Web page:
How to detect machine-learned anomalies in real-time foreign exchange data
Outbound Product Manager, Data Analytics Google Cloud
Let's say you are a quantitative trader with access to real-time foreign exchange (forex) price data from your favorite market data provider. Perhaps you have a data partner subscription, or you're using a synthetic data generator to prove value first. You know there must be thousands of other quants out there with your same goal. How will you differentiate your anomaly detector?
What if, instead of training an anomaly detector on raw forex price data, you detected anomalies in an indicator that already provides generally agreed buy and sell signals? Relative Strength Index (RSI) is one such indicator; it is often said that RSI going above 70 is a sell signal, and RSI going below 30 is a buy signal. As this is just a simplified rule, it means there could be times when the signal is inaccurate, such as a currency market correction, making it a prime opportunity for an anomaly detector.
This gives us the following high level components:
Of course, we want each of these components to handle data in real time, and scale elastically as needed. Dataflow pipelines and Pub/Sub are the perfect services for this. All we need to do is write our components on top of the Apache Beam sdk, and they’ll have the benefit of distributed, resilient and scalable compute.
Luckily for us, there are some great existing Google plugins for Apache Beam. Namely, a Dataflow time-series sample library that includes RSI calculations, and a lot of other useful time series metrics; and a connector for using AI Platform or Vertex AI inference within a Dataflow pipeline. Let’s update our diagram to match, where the solid arrows represent Pub/Sub topics.
The Dataflow time-series sample library also provides us with gap-filling capabilities, which means we can rely on having contiguous data once the flow reaches our machine learning (ML) model. This lets us implement quite complex ML models, and means we have one less edge case to worry about.
So far we’ve only talked about the real time data flow, but for visualization and continuous retraining of our ML model, we’re going to want historical data as well. Let’s use BigQuery as our data warehouse, and Dataflow to plumb Pub/Sub into it. As this plumbing job is embarrassingly parallelizable, we wrote our pipeline to be generic across data types and share the same Dataflow job, such that compute resources can be shared. This results in efficiencies of scale both in cost savings and time required to scale-up.
Let’s discuss data formats a bit further here. An important aspect of running any data engineering project at scale is flexibility, interoperability and ease of debugging. As such, we opted to use flat JSON structures for each of our data types, because they are human readable and ubiquitously understood by tooling. As BigQuery understands them too, it’s easy to jump into the BigQuery console and confirm each component of the project is working as expected.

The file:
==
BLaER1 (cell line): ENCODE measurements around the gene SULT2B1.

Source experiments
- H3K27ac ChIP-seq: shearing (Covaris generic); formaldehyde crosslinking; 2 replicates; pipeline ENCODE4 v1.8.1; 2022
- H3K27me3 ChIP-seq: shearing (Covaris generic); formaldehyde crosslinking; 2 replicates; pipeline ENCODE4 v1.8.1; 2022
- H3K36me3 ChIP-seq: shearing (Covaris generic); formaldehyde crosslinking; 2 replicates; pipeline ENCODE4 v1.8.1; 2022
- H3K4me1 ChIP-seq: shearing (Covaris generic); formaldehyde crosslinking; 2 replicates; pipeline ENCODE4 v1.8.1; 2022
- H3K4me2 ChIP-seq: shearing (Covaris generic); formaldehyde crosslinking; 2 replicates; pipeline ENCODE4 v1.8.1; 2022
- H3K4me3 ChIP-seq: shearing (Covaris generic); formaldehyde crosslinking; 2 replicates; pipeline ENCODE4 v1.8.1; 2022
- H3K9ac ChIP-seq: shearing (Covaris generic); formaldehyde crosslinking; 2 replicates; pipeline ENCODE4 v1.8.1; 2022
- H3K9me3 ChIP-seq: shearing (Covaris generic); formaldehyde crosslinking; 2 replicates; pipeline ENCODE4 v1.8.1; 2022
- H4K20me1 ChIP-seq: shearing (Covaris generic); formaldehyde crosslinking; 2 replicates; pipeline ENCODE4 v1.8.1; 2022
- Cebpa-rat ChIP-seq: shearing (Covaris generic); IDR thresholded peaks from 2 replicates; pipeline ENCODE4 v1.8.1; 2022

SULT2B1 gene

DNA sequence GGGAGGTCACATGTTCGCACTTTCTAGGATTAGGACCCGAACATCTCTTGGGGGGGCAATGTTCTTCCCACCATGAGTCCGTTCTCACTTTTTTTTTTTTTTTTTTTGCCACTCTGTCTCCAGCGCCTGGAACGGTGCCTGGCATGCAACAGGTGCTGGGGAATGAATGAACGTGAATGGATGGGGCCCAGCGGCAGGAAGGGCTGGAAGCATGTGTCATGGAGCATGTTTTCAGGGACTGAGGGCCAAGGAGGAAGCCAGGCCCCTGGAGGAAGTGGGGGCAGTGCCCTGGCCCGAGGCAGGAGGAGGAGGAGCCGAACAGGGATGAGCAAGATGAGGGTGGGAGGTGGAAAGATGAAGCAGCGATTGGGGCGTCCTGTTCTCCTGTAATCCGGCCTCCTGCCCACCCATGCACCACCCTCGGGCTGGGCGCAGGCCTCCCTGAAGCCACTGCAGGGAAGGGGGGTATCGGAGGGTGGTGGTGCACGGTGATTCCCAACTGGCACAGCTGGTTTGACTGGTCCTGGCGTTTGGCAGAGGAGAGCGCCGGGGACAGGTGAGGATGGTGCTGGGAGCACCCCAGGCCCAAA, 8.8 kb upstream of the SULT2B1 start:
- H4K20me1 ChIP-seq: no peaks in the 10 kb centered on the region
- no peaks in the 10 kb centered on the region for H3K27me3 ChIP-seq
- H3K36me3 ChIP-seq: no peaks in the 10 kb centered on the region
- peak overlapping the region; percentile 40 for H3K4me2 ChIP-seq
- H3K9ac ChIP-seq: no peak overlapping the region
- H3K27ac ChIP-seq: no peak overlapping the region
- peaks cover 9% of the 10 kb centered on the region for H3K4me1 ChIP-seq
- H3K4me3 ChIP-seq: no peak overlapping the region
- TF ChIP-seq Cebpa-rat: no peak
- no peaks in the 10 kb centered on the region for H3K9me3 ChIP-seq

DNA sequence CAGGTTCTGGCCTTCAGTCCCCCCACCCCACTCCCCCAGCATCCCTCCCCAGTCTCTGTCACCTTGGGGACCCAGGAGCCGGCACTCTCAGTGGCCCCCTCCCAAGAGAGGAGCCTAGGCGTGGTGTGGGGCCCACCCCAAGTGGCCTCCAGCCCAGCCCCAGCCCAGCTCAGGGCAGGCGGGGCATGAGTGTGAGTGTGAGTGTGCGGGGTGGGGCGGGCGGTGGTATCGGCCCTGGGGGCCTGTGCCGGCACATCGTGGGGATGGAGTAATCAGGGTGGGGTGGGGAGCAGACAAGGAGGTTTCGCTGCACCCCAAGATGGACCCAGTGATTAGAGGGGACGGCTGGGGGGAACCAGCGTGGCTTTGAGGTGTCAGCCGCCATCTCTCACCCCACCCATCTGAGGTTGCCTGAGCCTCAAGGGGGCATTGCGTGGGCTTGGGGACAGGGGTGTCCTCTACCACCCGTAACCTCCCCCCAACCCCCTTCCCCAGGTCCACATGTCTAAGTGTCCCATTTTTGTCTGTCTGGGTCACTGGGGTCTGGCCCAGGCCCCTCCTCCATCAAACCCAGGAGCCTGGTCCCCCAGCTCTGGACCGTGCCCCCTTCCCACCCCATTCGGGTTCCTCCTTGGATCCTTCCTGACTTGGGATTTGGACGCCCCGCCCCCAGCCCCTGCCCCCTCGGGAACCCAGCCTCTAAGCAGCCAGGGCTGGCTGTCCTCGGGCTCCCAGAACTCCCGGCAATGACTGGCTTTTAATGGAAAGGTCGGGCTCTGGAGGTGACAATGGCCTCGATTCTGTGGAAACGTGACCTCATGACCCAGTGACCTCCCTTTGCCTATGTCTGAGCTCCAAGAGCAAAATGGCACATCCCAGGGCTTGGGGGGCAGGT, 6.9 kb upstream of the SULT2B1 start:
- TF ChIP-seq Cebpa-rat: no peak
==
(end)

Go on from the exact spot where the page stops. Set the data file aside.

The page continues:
As you can see, the Dataflow sample library is able to generate many more metrics than RSI. It supports generating two types of metrics across time series windows, metrics which can be calculated on unordered windows, and metrics which require ordered windows, which the library refers to as Type 1 metrics and Type 2 metrics, respectively. Unordered metrics have a many-to-one relationship, which can help reduce the size of your data by reducing the frequency of points through time. Ordered metrics run on the outputs of the unordered metrics, and help to spread information through the time domain without loss in resolution. Be sure to check out the Dataflow sample library documentation for a comprehensive list of metrics supported out of the box.
As our output is going to be interpreted by our human quant, let’s use the unordered metrics to reduce the time resolution of our flow of real time data to one per second, or one hertz. If our output was being passed into an automated trading algorithm, we might choose a higher frequency. The decision for the size of our ordered metrics window is a little more difficult, but broadly determines the amount of time-steps our ML model will have for context, and therefore the window of time for which our anomaly detection will be relevant. We at least need it to be larger than our end-to-end latency, to ensure our quant will have time to act. Let’s set it to five minutes.
Before we dive into our ML model, let’s work on visualization to give us a more intuitive feel for what’s happening with the metrics, and confirm everything we’ve got so far is working. We use the Grafana helm chart with the BigQuery plugin on a Google Kubernetes Engine (GKE) Autopilot cluster. The visualisation setup is entirely config-driven and provides out-of-the-box scaling, and GKE gives us a place to host some other components later on.
GKE Autopilot has Workload Identity enabled by default, which means we don’t need to worry about passing around secrets for BigQuery access, and can instead just create a GCP service account that has read access to BigQuery and assign it to our deployment through the linked Kubernetes service account.
That’s it! We can now create some panels in a Grafana dashboard and see the gap filling and metrics working in real time.